Dynamic Repartitioning of Adaptively Refined Meshes

Kirk Schloegel, George Karypis, and Vipin Kumar
Supercomputing, 1998
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One ingredient which is viewed as vital to the successful conduct of many large-scale numerical simulations is the ability to dynamically repartition the underlying adaptive finite element mesh among the processors so that the computations are balanced and interprocessor communication is minimized. This requires that a sequence of partitions of the computational mesh be computed during the course of the computation in which the amount of data migration necessary to realize subsequent partitions is minimized, while all of the domains of a given partition contain a roughly equal amount of computational weight. Recently, parallel multilevel graph repartitioning techniques have been developed that can quickly compute high-quality repartitions for adaptive and dynamic meshes while minimizing the amount of data which needs to be migrated between processors. These algorithms can be categorized as either schemes which compute a new partition from scratch and then intelligently remap this partition to the original partition (hereafter referred to as scratch-remap schemes), or multilevel diffusion schemes. Scratch-remap schemes work quite well for graphs which are highly imbalanced in localized areas. On slightly to moderately imbalanced graphs and those in which imbalance occurs globally throughout the graph, however, they result in excessive vertex migration compared to multilevel diffusion algorithms. On the other hand, diffusion-based schemes work well for slightly imbalanced graphs and for those in which imbalance occurs globally throughout the graph. However, these schemes perform poorly on graphs that are highly imbalanced in localized areas, as the propagation of diffusion over long distances results in excessive edge-cut and vertex migration results. In this paper, we present two new schemes for adaptive repartitioning: Locally-Matched Multilevel Scratch-Remap (or LMSR) and Wavefront Diffusion. The LMSR scheme performs purely local coarsening and partition remapping in a multilevel context. In Wavefront Diffusion, the flow of vertices move in a wavefront from overbalanced to underbalanced domains. We present experimental evaluations of our LMSR and Wavefront Diffusion algorithms on synthetically generated adaptive meshes as well as on some application meshes. We show that our LMSR algorithm decreases the amount of vertex migration required to balance the graph and produces repartitionings of similar quality compared to state-of-the-art scratch-remap schemes. Furthermore, we show that our LMSR algorithm is more scalable in terms of execution time compared to state-of-the-art scratch-remap schemes. We show that our Wavefront Diffusion algorithm obtains significantly lower vertex migration requirements, while maintaining similar edge-cut results compared to state-of-the-art multilevel diffusion algorithms, especially for highly imbalanced graphs. Furthermore, we compare Wavefront Diffusion with LMSR and show that the former will result in lower vertex migration requirements and the later will result in higher quality edge-cut results. These results hold true regardless of the distance which diffusion is required to propagate in order to balance the graph. Finally, we discuss the run times of our schemes which are both capable of repartitioning an eight million node graph in under three seconds on a 128-processor Cray T3E.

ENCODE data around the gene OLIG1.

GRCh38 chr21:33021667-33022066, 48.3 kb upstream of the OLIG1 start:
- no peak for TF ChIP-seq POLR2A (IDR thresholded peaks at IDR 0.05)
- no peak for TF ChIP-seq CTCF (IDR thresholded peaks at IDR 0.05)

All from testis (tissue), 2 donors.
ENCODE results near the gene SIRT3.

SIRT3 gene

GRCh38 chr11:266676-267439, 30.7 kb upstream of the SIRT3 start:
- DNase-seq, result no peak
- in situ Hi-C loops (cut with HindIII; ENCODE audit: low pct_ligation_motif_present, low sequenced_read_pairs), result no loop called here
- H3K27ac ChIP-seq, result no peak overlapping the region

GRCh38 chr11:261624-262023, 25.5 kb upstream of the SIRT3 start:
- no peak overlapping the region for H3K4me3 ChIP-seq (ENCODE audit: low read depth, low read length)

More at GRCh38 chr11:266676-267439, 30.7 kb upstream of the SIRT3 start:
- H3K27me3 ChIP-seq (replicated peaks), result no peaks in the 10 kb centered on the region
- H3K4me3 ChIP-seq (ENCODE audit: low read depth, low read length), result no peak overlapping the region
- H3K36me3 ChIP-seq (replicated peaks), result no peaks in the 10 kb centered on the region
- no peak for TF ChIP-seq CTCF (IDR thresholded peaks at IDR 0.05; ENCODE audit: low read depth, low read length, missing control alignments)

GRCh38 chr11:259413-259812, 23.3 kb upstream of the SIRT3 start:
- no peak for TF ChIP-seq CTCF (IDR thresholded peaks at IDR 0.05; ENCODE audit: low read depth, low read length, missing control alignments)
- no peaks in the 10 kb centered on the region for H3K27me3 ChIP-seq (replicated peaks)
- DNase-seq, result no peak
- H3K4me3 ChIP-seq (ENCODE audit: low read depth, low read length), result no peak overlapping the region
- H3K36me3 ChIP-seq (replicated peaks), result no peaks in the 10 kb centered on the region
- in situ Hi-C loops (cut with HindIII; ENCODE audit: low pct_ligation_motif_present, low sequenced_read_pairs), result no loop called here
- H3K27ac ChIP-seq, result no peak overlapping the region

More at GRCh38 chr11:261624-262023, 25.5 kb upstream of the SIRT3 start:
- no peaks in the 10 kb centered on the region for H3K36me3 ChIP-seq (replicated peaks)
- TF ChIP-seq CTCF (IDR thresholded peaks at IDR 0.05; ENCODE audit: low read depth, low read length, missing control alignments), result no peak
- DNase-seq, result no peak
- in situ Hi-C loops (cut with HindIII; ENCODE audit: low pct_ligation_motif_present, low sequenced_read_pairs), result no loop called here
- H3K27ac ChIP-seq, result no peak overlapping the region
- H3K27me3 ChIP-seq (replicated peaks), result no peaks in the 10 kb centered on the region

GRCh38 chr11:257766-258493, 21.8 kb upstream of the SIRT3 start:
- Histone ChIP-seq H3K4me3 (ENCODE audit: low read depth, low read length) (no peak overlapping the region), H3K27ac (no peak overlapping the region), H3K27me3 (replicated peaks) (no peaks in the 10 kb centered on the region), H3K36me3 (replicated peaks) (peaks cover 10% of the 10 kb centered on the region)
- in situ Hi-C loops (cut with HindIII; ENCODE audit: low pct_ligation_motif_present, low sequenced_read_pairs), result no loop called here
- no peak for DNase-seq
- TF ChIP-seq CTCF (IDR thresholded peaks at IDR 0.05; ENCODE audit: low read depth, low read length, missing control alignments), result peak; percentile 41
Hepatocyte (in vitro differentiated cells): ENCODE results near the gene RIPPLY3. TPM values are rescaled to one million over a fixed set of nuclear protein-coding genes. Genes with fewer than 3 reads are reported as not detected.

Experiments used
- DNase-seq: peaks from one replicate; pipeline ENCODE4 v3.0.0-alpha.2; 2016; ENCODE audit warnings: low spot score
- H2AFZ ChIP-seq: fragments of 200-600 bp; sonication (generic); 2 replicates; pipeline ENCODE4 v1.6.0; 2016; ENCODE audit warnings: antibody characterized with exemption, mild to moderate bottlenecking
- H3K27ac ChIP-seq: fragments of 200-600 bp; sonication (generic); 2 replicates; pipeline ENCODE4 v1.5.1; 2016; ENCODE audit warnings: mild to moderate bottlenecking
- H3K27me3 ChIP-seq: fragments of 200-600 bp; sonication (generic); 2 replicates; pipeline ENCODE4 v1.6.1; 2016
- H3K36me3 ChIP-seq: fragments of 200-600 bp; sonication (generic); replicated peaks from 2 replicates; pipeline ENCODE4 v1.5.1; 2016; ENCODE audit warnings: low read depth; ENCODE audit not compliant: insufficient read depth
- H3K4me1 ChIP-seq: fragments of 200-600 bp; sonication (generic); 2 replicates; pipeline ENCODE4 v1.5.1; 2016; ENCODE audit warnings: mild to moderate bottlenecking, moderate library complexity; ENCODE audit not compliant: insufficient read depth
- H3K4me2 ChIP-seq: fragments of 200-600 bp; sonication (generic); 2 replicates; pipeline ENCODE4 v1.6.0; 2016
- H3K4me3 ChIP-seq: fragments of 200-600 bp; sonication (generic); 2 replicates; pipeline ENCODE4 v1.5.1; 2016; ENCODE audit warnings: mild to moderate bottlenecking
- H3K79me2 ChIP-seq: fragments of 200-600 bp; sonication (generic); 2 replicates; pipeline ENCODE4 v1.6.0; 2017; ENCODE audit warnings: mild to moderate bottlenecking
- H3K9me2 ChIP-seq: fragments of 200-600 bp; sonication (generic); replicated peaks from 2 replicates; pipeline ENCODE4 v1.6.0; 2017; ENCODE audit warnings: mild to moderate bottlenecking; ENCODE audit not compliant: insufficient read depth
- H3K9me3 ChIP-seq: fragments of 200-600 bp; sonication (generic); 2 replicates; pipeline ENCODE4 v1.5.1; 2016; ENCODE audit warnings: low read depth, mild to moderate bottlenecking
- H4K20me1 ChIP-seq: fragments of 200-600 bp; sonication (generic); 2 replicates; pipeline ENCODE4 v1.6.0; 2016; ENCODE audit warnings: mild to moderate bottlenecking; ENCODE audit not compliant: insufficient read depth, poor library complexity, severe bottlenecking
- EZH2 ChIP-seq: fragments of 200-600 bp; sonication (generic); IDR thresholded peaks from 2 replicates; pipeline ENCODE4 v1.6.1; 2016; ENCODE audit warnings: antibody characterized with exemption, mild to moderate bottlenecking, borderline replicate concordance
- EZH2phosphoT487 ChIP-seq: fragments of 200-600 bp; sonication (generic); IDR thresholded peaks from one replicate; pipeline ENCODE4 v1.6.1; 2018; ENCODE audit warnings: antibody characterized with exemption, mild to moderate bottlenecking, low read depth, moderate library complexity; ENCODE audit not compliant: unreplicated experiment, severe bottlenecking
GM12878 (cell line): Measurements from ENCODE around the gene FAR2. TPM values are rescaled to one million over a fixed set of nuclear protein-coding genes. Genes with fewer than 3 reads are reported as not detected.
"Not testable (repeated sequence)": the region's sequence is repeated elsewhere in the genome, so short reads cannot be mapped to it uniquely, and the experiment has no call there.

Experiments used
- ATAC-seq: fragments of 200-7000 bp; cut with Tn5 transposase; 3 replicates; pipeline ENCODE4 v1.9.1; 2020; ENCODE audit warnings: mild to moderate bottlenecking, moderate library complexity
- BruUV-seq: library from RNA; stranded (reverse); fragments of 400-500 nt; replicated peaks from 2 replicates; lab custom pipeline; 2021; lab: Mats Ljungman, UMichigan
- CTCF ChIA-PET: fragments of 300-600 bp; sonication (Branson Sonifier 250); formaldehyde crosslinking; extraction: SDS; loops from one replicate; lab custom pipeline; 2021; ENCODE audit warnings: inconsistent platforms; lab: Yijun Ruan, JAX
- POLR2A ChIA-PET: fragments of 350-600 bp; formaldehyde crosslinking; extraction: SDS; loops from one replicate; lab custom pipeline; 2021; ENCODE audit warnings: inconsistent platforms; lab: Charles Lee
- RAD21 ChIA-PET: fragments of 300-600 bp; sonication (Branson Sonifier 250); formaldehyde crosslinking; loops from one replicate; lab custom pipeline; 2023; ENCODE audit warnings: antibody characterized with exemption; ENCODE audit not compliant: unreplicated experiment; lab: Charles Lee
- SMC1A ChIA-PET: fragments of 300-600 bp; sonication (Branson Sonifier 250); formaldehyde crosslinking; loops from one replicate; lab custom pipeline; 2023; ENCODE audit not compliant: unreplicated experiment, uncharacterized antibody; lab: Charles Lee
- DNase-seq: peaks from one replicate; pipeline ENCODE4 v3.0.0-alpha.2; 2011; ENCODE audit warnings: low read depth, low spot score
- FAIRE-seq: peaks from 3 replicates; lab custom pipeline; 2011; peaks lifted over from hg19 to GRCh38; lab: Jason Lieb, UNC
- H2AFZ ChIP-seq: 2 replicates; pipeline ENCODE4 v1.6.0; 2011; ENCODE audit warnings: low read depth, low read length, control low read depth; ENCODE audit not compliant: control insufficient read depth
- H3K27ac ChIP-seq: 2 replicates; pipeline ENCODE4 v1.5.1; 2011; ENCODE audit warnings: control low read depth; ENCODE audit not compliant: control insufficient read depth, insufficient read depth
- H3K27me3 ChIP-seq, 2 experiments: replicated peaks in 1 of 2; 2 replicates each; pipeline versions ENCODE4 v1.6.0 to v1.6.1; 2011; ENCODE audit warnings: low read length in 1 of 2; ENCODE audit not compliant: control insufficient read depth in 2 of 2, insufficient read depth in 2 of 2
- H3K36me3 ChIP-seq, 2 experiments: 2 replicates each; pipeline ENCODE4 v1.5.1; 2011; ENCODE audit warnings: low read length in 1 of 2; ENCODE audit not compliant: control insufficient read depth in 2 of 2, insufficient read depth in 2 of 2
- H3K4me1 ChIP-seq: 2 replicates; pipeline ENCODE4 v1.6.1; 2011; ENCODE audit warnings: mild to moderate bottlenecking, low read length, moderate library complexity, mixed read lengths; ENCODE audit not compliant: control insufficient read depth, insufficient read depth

Research topics: Graph partitioning | Parallel processing | ParMETIS